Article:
For many campers, summer camp at Grindstone Lake Bible Camp, located west of Sandstone, has become a lifeline and a place where connections are formed. Despite some challenges in the way of the pandemic and some personal struggles of the camp director, Kevin Burgess, camp planning is well underway and will happen as scheduled. 

Coming out of a pandemic

“We were trying to do everything possible so we could run as soon as possible based on guidance on restaurants and schools and businesses,” recalled Burgess of the early stages of the pandemic. 

He said that the camp determined a plan on how to clean and how to start up during the onset of the pandemic in 2020 with a day camp. “We started with five kids in the day camp and were up to 40 kids per day midsummer.”

The first week of July of 2020, overnight camp would start back up, but camp would look differently. Campers would be placed into cabin pods that would be timed and would travel together, according to the health inspector’s plans. There was a quarantine cabin for campers who had COVID symptoms, and Burgess was required to do contact tracing for anyone who even had a cold. This was all before testing was readily available. 

Last year, things relaxed, noted Burgess. “It wasn’t that we didn’t take it seriously or continue cleaning, but it was like some herd immunity had already come about, and things were less scary as the vaccine had been more widely applied,” said Burgess. “We had a better understanding of how to kill it. We kept a drive through check-in, with cabin pods and cabins eating together. There are a lot of things we still do, as a result of the pandemic changes, because it builds community.” 

One thing observed was that after campers didn’t have in-person school for almost a year, the interpersonal skills and communication was greatly lacking. “When they came back together, they had to learn to communicate again,” said Burgess. “We go tech-free for the week, and they really start to learn to interact with each other and the bonds come naturally.”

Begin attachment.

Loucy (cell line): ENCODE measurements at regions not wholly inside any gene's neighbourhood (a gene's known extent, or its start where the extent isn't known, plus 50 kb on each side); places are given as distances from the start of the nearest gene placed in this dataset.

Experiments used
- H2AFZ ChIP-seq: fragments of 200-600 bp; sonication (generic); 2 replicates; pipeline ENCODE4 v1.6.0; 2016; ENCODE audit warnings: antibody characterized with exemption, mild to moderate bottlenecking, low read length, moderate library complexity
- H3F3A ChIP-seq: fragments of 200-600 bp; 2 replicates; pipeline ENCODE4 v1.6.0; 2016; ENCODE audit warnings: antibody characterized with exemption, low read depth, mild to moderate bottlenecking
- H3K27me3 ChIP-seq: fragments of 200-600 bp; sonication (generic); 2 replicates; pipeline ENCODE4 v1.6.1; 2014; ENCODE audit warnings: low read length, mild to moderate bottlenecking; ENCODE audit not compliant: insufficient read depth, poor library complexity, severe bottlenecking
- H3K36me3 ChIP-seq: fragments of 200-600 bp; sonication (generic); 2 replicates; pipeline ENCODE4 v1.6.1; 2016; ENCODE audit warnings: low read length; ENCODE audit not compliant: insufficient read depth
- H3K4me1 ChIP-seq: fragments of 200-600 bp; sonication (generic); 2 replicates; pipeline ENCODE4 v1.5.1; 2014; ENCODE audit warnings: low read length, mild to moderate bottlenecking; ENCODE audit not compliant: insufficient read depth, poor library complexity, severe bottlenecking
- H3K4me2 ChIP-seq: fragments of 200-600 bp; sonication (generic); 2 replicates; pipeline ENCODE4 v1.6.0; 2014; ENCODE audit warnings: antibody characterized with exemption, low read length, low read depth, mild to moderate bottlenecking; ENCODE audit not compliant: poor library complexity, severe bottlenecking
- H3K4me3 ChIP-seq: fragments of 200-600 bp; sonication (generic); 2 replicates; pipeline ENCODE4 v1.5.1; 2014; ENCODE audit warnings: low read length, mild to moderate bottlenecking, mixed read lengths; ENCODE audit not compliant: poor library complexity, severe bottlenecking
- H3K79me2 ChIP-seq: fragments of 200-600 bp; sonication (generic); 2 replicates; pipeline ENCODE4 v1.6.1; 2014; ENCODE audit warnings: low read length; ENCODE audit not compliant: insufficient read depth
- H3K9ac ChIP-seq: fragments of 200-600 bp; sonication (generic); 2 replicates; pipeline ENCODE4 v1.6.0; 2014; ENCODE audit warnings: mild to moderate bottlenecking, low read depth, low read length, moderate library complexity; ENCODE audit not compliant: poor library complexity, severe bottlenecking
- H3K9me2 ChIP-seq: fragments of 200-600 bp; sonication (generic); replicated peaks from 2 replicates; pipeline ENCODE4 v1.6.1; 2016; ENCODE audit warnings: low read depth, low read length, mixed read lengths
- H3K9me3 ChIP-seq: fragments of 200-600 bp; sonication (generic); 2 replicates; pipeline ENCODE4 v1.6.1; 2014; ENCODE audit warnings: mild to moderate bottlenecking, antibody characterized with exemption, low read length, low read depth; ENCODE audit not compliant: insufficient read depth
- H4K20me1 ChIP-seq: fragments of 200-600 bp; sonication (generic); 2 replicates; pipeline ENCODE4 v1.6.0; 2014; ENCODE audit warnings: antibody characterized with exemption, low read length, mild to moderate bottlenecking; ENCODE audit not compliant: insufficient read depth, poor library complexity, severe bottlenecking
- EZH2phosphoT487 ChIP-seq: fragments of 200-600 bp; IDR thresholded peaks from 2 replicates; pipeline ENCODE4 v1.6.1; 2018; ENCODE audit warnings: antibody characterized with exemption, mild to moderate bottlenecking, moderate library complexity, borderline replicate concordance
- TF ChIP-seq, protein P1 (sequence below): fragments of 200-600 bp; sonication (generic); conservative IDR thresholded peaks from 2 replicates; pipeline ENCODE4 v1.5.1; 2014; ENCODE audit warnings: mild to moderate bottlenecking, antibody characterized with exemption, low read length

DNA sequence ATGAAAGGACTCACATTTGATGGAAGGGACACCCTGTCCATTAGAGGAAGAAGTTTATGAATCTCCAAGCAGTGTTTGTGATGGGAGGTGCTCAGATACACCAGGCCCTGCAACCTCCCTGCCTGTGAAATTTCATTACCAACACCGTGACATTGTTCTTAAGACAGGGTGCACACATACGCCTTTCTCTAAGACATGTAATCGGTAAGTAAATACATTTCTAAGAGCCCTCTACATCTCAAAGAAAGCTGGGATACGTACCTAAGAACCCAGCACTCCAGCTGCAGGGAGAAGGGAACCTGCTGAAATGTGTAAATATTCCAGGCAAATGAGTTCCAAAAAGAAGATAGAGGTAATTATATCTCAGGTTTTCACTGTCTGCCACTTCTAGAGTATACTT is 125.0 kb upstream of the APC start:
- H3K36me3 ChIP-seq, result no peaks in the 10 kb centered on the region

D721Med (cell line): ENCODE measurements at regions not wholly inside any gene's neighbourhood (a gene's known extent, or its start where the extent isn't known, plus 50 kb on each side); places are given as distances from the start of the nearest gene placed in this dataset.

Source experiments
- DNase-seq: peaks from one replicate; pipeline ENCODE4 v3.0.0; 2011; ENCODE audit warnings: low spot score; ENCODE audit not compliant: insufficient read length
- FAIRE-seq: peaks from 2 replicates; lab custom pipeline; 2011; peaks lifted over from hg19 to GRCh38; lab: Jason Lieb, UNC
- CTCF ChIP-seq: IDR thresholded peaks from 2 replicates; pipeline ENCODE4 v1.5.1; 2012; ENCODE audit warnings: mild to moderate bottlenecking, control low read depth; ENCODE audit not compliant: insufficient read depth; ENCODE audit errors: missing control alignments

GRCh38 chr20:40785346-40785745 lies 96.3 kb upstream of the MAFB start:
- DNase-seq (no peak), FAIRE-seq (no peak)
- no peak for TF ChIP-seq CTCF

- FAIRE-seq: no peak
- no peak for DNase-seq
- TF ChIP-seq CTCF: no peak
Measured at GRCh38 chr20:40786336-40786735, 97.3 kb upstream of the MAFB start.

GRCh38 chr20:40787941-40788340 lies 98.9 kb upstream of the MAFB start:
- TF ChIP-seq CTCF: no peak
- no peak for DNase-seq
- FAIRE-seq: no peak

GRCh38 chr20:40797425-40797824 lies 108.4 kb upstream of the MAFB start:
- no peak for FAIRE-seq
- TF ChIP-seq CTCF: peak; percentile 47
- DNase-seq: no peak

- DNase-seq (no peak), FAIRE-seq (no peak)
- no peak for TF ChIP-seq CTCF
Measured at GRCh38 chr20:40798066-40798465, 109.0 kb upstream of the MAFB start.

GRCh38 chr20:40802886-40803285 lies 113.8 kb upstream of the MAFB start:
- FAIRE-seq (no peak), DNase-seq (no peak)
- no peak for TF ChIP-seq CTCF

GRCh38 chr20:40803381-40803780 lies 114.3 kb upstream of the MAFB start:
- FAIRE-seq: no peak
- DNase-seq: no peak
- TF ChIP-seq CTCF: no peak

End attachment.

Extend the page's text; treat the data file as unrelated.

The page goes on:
Burgess noted that it’s not just coming out of a pandemic which is a challenge for the campers. Some of it has to do with kids’ home lives and the area in general, where children may not have opportunities available for positive interactions. 

Intentional relationships 

When kids come to the camp, they have their physical, emotional and spiritual needs addressed. For some kids, having three square meals and a safe place to stay meets their physical needs. This allows them to deal with their emotional and spiritual needs. 

“I’ve had some really tough cases from foster homes where they may have been in three foster homes within a six month period,” said Burgess. “They come to an understanding where they can really make a decision based on how they want to live and act and how they want people to see them.” 

Burgess noted that one camper didn’t want to continue to be bounced from house to house and wanted to stay with the foster parents he had. “When he made a decision (to accept the Lord), he spoke to his counselor about some of his troubles. We were able to understand what he was going through and speak to his case worker. He really opened up and spoke about wanting to live differently … he felt his future may either be in jail or dead.” 

Creating a safe place, where a camper can make a decision based on something they hear in chapel or during devotional time in the cabin, is something that happens regularly at GLBC. “When a kid makes a decision for Christ, it changes their outlook rapidly, and they ask so many questions,” noted Burgess. “It gets deep very quickly.” 

He added that the staff focuses on building intentional relationships. “The kids can see that there is something different about the staff and that we care about where they’re going and what they’re doing with their lives,” he said. 

Forming connections with other campers is also something that happens at camp. “A camper might have a couple kids with them when they come, but they leave with other contacts and social media connections … and take those connections home with him,” said Burgess. 

Personal struggles

Amid the typical pandemic struggles and challenges of gearing up for this year’s summer camp, Burgess has been facing his own personal challenges. 

This spring, Burgess had a seizure in the middle of gym class, where he is a teacher at East Central Schools. Two and half hours later he came to in the hospital and learned that he had a tumor in his brain.